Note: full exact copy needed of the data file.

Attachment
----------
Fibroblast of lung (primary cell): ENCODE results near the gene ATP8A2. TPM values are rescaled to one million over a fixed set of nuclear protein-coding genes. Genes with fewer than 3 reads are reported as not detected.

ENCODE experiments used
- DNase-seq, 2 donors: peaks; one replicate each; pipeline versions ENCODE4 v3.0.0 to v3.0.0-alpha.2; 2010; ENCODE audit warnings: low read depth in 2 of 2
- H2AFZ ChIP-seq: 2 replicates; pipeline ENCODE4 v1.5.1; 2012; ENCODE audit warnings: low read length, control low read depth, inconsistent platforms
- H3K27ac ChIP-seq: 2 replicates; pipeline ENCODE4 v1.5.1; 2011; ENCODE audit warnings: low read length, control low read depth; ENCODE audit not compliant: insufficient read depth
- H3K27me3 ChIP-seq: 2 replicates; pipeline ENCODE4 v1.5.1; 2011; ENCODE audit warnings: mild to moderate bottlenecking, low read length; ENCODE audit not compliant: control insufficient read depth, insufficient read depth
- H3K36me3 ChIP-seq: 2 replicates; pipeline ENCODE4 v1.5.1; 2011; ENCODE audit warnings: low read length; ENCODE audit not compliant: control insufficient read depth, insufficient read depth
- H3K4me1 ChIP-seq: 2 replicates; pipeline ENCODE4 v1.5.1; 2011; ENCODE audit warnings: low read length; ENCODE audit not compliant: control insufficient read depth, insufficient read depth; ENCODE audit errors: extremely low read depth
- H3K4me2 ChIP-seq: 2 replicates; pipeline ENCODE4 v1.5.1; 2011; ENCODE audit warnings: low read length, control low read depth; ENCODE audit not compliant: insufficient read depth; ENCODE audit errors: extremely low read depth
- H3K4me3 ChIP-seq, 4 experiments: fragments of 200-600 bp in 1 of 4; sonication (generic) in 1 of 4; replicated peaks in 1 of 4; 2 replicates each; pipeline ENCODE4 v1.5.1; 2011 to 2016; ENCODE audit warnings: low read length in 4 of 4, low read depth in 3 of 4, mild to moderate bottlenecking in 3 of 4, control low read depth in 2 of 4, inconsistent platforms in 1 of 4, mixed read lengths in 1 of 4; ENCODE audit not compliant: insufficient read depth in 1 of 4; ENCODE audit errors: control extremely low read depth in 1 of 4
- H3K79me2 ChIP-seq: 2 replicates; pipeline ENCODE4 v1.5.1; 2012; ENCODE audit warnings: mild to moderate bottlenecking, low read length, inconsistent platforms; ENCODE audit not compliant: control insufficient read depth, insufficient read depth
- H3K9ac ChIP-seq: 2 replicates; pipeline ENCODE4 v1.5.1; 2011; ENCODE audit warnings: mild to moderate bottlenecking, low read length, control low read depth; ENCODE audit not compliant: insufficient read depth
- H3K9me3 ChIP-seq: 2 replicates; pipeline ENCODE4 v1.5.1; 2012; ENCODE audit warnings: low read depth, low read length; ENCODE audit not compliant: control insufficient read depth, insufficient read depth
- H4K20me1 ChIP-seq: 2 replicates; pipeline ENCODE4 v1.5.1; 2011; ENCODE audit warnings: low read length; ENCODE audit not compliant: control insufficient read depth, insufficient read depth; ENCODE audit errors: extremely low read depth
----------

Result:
Fibroblast of lung (primary cell): ENCODE results near the gene ATP8A2. TPM values are rescaled to one million over a fixed set of nuclear protein-coding genes. Genes with fewer than 3 reads are reported as not detected.

ENCODE experiments used
- DNase-seq, 2 donors: peaks; one replicate each; pipeline versions ENCODE4 v3.0.0 to v3.0.0-alpha.2; 2010; ENCODE audit warnings: low read depth in 2 of 2
- H2AFZ ChIP-seq: 2 replicates; pipeline ENCODE4 v1.5.1; 2012; ENCODE audit warnings: low read length, control low read depth, inconsistent platforms
- H3K27ac ChIP-seq: 2 replicates; pipeline ENCODE4 v1.5.1; 2011; ENCODE audit warnings: low read length, control low read depth; ENCODE audit not compliant: insufficient read depth
- H3K27me3 ChIP-seq: 2 replicates; pipeline ENCODE4 v1.5.1; 2011; ENCODE audit warnings: mild to moderate bottlenecking, low read length; ENCODE audit not compliant: control insufficient read depth, insufficient read depth
- H3K36me3 ChIP-seq: 2 replicates; pipeline ENCODE4 v1.5.1; 2011; ENCODE audit warnings: low read length; ENCODE audit not compliant: control insufficient read depth, insufficient read depth
- H3K4me1 ChIP-seq: 2 replicates; pipeline ENCODE4 v1.5.1; 2011; ENCODE audit warnings: low read length; ENCODE audit not compliant: control insufficient read depth, insufficient read depth; ENCODE audit errors: extremely low read depth
- H3K4me2 ChIP-seq: 2 replicates; pipeline ENCODE4 v1.5.1; 2011; ENCODE audit warnings: low read length, control low read depth; ENCODE audit not compliant: insufficient read depth; ENCODE audit errors: extremely low read depth
- H3K4me3 ChIP-seq, 4 experiments: fragments of 200-600 bp in 1 of 4; sonication (generic) in 1 of 4; replicated peaks in 1 of 4; 2 replicates each; pipeline ENCODE4 v1.5.1; 2011 to 2016; ENCODE audit warnings: low read length in 4 of 4, low read depth in 3 of 4, mild to moderate bottlenecking in 3 of 4, control low read depth in 2 of 4, inconsistent platforms in 1 of 4, mixed read lengths in 1 of 4; ENCODE audit not compliant: insufficient read depth in 1 of 4; ENCODE audit errors: control extremely low read depth in 1 of 4
- H3K79me2 ChIP-seq: 2 replicates; pipeline ENCODE4 v1.5.1; 2012; ENCODE audit warnings: mild to moderate bottlenecking, low read length, inconsistent platforms; ENCODE audit not compliant: control insufficient read depth, insufficient read depth
- H3K9ac ChIP-seq: 2 replicates; pipeline ENCODE4 v1.5.1; 2011; ENCODE audit warnings: mild to moderate bottlenecking, low read length, control low read depth; ENCODE audit not compliant: insufficient read depth
- H3K9me3 ChIP-seq: 2 replicates; pipeline ENCODE4 v1.5.1; 2012; ENCODE audit warnings: low read depth, low read length; ENCODE audit not compliant: control insufficient read depth, insufficient read depth
- H4K20me1 ChIP-seq: 2 replicates; pipeline ENCODE4 v1.5.1; 2011; ENCODE audit warnings: low read length; ENCODE audit not compliant: control insufficient read depth, insufficient read depth; ENCODE audit errors: extremely low read depth